Chemistry is a highly refined and complex discipline, and graduates from this field have a lot to offer. While the skills Chemistry graduates will have gained while at university are very specific, they are also extremely versatile and allow the option to work in almost any sector.

What can a Chemistry Graduate do?

Chemistry graduates are highly valued by employers, as a degree-level understanding of chemistry is in demand across many different sectors. For some positions, graduates may need to undertake further study in the form of a Master's degree or higher. This requirement can come from areas such as oil or gas, where the work necessitates a high level of precision.

Traditional career paths for Chemistry graduates include Engineering, Science and Technology, Research and Energy and Utilities. These fields require graduates with the knowledge and expertise to work with chemical components every day. However, Chemistry graduates have many skills beyond understanding chemical compositions, and they can find work across all sectors.

Other fields open to graduate with a Chemistry degree include Accountancy, Finance, Retail, Management and Distribution and Logistics. Graduates interested in pursuing a career in theses sectors should emphasise their methodical approach, their numeracy skills, and their considerable communication and organisational skills.

Source HECSU - What do graduates do? 2013.

Taking Stock of Skills

Chemistry graduates have many skills beyond science which they can offer employers:

Analysis - Chemistry graduates will have learned to think analytically in order to assess formulas and data, and this is a skill which can be applied to many different fields, including Sales and Marketing.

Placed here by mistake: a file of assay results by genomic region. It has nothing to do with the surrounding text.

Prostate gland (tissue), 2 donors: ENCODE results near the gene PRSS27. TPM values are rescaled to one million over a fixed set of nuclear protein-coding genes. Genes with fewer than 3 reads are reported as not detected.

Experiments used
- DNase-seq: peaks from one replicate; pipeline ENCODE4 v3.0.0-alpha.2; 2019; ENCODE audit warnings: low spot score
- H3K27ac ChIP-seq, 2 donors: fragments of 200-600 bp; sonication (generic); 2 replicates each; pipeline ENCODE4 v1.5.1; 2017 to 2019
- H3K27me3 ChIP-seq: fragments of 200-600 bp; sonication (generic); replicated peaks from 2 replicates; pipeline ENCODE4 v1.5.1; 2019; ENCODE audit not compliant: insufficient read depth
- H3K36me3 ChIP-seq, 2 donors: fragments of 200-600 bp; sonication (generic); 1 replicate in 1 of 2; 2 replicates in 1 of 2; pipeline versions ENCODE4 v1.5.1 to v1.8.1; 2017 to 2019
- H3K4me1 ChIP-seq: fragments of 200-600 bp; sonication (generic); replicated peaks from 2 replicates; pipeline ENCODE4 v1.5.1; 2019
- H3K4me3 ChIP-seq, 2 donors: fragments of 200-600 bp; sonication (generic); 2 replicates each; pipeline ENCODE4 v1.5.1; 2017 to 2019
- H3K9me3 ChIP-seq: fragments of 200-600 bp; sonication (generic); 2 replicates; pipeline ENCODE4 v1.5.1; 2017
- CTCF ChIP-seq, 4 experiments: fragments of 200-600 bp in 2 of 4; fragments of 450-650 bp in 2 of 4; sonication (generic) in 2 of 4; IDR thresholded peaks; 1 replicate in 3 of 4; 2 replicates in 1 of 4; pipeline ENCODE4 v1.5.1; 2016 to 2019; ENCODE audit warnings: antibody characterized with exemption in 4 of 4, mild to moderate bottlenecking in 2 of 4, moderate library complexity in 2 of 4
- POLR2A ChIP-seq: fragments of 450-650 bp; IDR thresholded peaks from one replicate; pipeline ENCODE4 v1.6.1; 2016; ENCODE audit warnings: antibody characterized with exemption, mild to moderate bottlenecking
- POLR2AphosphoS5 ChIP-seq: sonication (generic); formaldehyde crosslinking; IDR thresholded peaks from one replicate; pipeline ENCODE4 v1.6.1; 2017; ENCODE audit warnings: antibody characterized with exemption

Communication - Writing reports and presentations will have taught Chemistry graduates good written communication, which is relevant across virtually all sectors.

Numeracy - No Chemistry student will have made it to graduation without a strong grasp of maths and figures. Graduates should be sure to emphasise this in applications and interviews for positions which require good numeracy skills.

Problem solving - The ability to think logically to solve problems is vital in science, but it can also be applied to a variety of other fields. Employers want to see a graduate's ability to overcome obstacles and deal with issues in an effective way.

Organisation and time management - Chemistry graduates are familiar with working to deadline and managing a heavy workload, which is something employers look for in all candidates.